Recently whilst doing one of my pen and ink drawings I was remembering the lace which my father, Eberhard Hayn, produced decades ago as manager of a lace manufacturing factory called ‘Universal Lace’ in Pinetown, South Africa. The samples above were produced by him and whilst the patterns for lace were often bought from influential lace or textile designers in Germany or the UK, he would create a new design himself from time to time. While I was growing up I saw these patterns when I visited his office, and I regularly saw the lace being produced on dozens of big oily machines. It was a fascinating process. Hundreds of threads were aimed into the machines, and guided towards rows of hundreds more, tiny needles, which, as if by magic worked in perfect unison to noisily and slowly chugg reams of lace onto a large roll on the front of the machine.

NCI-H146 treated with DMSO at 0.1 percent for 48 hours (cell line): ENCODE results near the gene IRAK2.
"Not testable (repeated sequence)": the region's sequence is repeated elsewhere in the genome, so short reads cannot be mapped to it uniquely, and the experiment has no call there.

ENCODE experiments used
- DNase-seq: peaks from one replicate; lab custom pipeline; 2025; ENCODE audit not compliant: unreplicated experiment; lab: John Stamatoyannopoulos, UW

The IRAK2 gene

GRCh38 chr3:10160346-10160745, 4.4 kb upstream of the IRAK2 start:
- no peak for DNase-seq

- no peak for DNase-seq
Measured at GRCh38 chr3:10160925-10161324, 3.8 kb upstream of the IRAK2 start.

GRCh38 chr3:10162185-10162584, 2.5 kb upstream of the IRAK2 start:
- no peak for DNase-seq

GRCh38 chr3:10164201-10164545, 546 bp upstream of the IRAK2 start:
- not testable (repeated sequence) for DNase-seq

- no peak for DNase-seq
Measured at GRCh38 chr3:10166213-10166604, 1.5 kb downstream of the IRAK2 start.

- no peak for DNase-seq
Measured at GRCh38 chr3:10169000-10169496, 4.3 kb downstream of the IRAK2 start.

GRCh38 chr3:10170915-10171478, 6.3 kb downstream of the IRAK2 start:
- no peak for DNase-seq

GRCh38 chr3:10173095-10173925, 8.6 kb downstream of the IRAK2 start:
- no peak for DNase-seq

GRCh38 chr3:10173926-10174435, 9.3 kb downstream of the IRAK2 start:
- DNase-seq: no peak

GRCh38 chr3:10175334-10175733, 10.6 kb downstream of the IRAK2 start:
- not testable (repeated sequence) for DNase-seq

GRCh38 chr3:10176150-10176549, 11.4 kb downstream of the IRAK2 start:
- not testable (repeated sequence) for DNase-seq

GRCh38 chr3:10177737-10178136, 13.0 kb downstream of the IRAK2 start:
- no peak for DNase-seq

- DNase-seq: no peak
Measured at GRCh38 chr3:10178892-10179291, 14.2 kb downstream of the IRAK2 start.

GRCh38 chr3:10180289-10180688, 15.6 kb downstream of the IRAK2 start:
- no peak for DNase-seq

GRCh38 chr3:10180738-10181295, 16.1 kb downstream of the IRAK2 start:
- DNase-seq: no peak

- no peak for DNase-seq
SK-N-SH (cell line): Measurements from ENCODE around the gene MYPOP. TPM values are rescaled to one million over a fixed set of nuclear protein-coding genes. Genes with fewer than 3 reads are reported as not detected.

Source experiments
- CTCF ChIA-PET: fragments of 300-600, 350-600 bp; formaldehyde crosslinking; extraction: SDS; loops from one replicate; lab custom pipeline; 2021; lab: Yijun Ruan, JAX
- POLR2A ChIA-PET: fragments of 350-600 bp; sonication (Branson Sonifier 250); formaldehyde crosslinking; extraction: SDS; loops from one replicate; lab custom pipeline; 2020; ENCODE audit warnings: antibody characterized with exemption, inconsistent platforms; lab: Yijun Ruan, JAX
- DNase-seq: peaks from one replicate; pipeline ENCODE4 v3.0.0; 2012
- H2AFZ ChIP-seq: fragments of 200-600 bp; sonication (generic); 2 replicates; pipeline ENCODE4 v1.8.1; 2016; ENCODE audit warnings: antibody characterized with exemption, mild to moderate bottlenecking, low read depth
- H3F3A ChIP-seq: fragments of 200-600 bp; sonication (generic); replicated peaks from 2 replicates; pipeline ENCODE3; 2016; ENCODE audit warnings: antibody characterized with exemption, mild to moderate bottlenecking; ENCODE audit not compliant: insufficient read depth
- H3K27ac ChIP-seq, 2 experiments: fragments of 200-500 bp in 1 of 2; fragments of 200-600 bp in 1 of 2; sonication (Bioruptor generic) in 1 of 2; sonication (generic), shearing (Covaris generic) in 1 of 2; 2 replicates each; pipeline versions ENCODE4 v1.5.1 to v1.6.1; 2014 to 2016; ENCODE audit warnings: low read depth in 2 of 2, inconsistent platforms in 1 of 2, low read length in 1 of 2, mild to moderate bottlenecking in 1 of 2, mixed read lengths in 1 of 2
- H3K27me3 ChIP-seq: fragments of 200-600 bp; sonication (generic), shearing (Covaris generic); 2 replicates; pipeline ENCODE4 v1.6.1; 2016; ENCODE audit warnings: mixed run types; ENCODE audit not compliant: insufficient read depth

My recent drawing ‘compositions’ remind me of the lace my father used to produce and in this way I feel like I have been somehow following in his footsteps. The intricate threads in lace knitting are carefully controlled in their density, allowing gaps, holes, or loosely bound threads which permit the lace to be see-through in places. In other places the threads are so dense that they create a white floral design or pattern. However, the line in a black ink drawing seems to do the opposite of the white lace thread in a lace sample. In a pen and ink drawing one is constantly, simply, drawing the dark gaps ‘beyond’, and allowing the white of the paper to be formed by those gaps. (This process also reminds me of sculpting with hammer and chisel – reduction process – where one is constantly creating gaps and negative spaces in a solid object to reveal a form). There are places however, in my drawings, that I think clearly begin to resemble my father’s finely woven see-through lace, such as the areas of loosely drawn cross-hatched lines, or larger blocks of black. I find this idea very satisfying!